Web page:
jcurran at arin.net
Thu Jun 4 12:03:56 EDT 2015
On Jun 4, 2015, at 10:37 AM, David Huberman <David.Huberman at microsoft.com> wrote:
> Yes RD. I can think of two interesting (and very different) scenarios where this plays out every day:
> 1) Companies either abandon transfer requests with ARIN, or they don't even submit them. ARIN staff have done good work addressing the former, in hopes it will remedy the latter. But there are thousands of block registrations in ARIN Whois which are not accurate, and which have been reported to ARIN as transferred, but remain in the wrong name.
A quick survey of abandoned request count would lead me to believe there are indeed
hundreds, but not thousands. It’s also worth noting that some of these requests were
from parties that were not actually be the address holder, as we’ve had both cases of
intentional misappropriation as well as incidental misappropriation attempted (e.g. a
sys/network admin attempts to assert their claim over address block of an a defunct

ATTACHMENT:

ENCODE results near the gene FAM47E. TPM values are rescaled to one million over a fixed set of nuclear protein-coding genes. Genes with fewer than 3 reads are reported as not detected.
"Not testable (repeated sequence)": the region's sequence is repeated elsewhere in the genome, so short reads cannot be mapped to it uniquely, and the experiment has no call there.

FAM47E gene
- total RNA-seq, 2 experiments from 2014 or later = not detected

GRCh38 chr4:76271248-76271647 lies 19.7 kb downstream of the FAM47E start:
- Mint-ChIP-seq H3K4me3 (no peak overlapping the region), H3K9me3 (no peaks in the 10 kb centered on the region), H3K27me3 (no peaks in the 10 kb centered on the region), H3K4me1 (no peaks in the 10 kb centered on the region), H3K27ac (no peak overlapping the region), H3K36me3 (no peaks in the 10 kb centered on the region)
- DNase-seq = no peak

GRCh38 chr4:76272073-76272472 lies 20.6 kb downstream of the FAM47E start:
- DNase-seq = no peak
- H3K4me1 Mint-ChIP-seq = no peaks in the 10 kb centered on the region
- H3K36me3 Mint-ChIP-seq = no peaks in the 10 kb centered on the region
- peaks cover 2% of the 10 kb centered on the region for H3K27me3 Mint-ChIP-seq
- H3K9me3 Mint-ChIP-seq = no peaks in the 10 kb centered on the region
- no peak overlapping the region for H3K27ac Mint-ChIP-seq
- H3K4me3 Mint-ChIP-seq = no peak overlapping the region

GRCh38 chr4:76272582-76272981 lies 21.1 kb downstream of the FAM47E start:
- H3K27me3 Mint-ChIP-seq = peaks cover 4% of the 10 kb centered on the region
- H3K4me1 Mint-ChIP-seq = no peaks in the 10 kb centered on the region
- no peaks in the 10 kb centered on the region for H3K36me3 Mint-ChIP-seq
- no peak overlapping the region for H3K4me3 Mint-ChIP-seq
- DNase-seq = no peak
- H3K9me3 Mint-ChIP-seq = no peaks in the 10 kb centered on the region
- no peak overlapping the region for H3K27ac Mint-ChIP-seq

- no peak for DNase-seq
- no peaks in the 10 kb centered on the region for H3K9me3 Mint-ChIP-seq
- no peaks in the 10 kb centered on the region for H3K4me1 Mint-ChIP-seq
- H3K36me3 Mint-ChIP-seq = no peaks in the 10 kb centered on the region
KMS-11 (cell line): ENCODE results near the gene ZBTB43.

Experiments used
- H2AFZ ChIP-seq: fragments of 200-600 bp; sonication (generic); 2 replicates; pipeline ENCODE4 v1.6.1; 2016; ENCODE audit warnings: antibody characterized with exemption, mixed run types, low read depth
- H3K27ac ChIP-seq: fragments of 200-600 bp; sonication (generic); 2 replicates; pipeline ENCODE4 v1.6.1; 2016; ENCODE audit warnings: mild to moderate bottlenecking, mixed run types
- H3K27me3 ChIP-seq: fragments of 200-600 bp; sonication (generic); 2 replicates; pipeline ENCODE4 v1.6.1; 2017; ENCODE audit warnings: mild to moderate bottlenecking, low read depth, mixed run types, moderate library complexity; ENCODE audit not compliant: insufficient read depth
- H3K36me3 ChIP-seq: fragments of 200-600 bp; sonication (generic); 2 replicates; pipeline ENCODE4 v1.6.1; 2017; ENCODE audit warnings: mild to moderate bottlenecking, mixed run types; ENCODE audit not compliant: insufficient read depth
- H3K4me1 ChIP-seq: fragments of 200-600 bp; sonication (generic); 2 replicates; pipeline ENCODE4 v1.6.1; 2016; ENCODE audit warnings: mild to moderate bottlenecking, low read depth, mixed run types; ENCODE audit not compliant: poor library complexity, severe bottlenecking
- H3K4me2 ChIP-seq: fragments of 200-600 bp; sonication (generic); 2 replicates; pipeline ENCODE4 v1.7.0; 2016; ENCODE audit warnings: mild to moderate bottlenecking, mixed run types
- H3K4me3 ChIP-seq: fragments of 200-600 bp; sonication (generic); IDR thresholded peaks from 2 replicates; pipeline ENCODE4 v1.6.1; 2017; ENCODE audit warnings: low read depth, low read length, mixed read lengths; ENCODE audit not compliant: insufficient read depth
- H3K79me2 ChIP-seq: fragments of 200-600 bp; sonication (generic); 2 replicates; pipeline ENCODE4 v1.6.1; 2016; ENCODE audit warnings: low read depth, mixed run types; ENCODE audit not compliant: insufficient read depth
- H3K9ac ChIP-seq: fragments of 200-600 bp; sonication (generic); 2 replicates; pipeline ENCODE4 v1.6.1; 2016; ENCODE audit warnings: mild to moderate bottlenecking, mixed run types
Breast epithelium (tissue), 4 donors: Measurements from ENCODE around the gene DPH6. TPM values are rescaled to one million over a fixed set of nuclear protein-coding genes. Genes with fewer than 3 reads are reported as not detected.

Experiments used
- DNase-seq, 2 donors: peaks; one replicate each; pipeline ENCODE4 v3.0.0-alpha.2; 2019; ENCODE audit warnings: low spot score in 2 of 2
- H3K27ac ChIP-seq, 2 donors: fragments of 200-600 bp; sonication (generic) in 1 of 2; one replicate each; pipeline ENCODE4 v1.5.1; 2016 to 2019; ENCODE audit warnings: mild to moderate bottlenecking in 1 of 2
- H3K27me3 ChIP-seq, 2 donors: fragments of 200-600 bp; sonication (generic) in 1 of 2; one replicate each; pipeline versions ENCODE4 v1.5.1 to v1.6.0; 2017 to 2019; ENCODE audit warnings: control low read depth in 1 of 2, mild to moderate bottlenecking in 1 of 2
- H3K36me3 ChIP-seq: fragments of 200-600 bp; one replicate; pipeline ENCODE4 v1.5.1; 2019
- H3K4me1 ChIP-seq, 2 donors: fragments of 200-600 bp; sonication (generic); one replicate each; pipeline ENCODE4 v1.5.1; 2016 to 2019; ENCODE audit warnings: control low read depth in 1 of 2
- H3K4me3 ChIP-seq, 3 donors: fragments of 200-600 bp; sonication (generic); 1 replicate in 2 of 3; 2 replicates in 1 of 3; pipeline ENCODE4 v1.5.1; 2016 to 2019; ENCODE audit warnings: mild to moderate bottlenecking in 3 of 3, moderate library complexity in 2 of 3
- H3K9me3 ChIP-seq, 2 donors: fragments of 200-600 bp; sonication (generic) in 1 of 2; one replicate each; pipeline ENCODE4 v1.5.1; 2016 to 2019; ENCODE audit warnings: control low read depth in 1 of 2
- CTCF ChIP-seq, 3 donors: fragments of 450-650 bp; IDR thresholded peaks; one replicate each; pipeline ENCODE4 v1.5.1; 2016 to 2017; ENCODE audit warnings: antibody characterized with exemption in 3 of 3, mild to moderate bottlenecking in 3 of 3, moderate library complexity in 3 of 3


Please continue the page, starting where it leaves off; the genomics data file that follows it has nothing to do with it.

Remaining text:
company, only to find out that there is a legal successor firm who is the rightful holder)
As Bill Woodcock noted, we’re not here to just document infrafractions - we serve as
the registry of record to protect the rights of those who are the actual address holder,
and have had cases where our denial of improperly documented transfers has allowed
the correct party to later update and have continued use of the number resources.
> 2) Many companies (including big internet names you use every day) have already bought IPv4 addresses (or “the first right of refusal” and other types of contracts) for the future needs beyond 2 years.
Are you proposing that ARIN register such contracts? These do not seem to be
within the scope of our mission, and these sorts of contracts would realistically
exist in any case for some business situations. If you want to see less of them,
them let’s change policy. If you are proposing that ARIN somehow get involved
in registering such contracts, I personally believe it to lie beyond the scope of the
organization (although I have not spoken with the Board on that particular matter)
> Big companies have locked up their /8s. ARIN won’t process those transfers. The IP address registrations remain in legacy holders’ names, even though the legacy holders have sold them off.
That certainly has occurred for some, and yet others have processed their transfers
in accordance with registry policy and the new address holder is properly listed in
Whois as expected (just look at the subdivided blocks in the transfer statistic log for
evidence of same.)
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